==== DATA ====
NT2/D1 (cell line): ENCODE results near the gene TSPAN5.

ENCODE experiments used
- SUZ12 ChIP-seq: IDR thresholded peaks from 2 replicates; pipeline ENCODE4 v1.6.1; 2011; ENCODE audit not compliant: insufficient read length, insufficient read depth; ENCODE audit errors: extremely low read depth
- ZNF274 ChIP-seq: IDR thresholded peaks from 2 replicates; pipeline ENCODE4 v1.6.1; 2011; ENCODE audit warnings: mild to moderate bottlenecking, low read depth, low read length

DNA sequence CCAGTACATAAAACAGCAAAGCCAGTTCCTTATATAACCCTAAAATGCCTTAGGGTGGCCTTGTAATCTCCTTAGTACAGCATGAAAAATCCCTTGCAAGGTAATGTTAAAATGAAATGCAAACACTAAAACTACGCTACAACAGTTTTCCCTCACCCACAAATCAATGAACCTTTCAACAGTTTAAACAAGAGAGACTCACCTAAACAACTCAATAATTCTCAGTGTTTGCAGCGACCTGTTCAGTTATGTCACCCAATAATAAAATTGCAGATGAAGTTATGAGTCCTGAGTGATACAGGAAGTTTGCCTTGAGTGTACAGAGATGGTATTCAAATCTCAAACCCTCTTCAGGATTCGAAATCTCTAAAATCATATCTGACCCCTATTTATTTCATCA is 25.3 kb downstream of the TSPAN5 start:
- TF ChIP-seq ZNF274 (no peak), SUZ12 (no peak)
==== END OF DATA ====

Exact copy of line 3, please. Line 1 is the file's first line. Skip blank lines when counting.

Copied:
- SUZ12 ChIP-seq: IDR thresholded peaks from 2 replicates; pipeline ENCODE4 v1.6.1; 2011; ENCODE audit not compliant: insufficient read length, insufficient read depth; ENCODE audit errors: extremely low read depth